Instagram | @marthaa__k

Instagram Influencers Are Being Told To ‘Get Real Jobs’ After Like Count Removed

sydney.brooman 23 Jul 2019

As the economy fluctuates, so does job security. We aren't in an era in which most of the population has a full time permanent 9-5 position with benefits—a lot of us have differing hours and differing incomes based on the ebb and flow of what is popular, who is purchasing, and what the current trends are.

Social media as become much more than self expression—it has become a career for many, many people across the globe.

Instagram has become a particularly lucrative method of income for those who know how to create an online persona.

Unsplash | Ben Kolde

Things like brand deals, fan engagement, and even deals with Instagram themselves have the ability to yield high profit and high social viability.

The thing is, brand deals tend to depend on fan engagement, meaning that how much you make tends to directly correlate with how many people like and comment on your posts.

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Earlier this year, Instagram privatized their like numbers.

Instagram | @marthaa__k

This means that only people who run an account can see how many people have liked a post.

For the average person, this ends up being anything from a minor annoyance to perhaps even actually productive for our social media obsessions.

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However, these changes drastically affect those who use the platform as income.

Unsplash | Luke van Zyl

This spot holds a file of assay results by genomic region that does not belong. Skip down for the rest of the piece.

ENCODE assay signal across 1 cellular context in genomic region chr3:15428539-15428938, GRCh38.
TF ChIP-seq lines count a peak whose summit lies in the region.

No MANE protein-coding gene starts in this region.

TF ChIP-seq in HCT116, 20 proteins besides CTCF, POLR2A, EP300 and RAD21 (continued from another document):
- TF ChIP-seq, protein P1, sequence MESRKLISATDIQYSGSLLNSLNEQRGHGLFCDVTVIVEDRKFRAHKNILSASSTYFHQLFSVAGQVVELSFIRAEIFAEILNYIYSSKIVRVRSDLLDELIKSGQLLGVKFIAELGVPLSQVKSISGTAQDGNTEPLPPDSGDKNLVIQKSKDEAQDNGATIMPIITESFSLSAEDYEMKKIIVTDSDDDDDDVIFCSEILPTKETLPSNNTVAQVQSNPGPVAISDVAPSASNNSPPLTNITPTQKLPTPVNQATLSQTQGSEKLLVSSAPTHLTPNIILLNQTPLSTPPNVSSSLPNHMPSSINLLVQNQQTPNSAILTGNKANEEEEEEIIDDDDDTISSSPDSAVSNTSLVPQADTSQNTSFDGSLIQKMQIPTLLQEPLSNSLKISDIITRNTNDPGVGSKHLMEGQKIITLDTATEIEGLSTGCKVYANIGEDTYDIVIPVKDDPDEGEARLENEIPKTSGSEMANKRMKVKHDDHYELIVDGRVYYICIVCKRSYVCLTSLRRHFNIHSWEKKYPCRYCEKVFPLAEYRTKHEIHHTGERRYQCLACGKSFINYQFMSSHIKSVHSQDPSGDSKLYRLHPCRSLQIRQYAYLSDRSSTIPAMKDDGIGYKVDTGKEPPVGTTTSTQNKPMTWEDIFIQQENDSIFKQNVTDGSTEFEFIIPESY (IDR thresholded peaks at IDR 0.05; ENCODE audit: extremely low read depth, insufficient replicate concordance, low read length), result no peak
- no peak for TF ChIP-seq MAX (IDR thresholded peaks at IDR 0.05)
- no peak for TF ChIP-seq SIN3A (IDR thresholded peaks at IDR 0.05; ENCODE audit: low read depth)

Companies wanting to work with "influencers" cannot tell what their engagement is, and are less likely to work with them.

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A number of Australian influencers specifically have noticed a rapid decline in their profits since the Instagram change.

Instagram | @keiramaguire

However, Aussies aren't feeling a lot of sympathy for the wanna-be celebs.

According to the Daily Mail Australia, a lot of these Instagram Influencers have their photos flooded with comments like "you'll have to get real jobs now."

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"I’d be devastated too if I found a job that I had to do basically nothing and then had to now work for it."

Instagram | @marthaa__k

"Thank God Instagram found a way to rein in this freeloading lifestyle these influencers live," another person added, "I'm sure they're hiring at Woolies and Coles."

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This is likely because of Instagram's new changes.

Giphy | A24

Not only are brands less likely to want to endorse someone whose engagement they aren't sure about, but fans are less likely to 'like' or engage with a post that has an unknown amount of likes.

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The majority of the accounts feeling the effects of the "like" changes are verified, but without enough followers to be "famous."

Instagram | @keiramaguire

Most of these accounts are sitting at between 75K to 500k followers, and steadily losing between 200-700 followers a day.

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The problem isn't exactly the easiest to solve.

Giphy | Kevin Hart: What Now?

Instagram doesn't seem like they'll be re-implementing the like count anytime soon, soon companies and influencers alike will need to use different metrics in order to track their engagement.

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What do you think about the new Instagram 'like' policy?

Instagram | @marthaa__k

Are the changes legitimately hurting those trying to make an income through an online persona, or are they simply shining a light on line of work that is getting too much praise for very little work?

h/t: Daily Mail Australia

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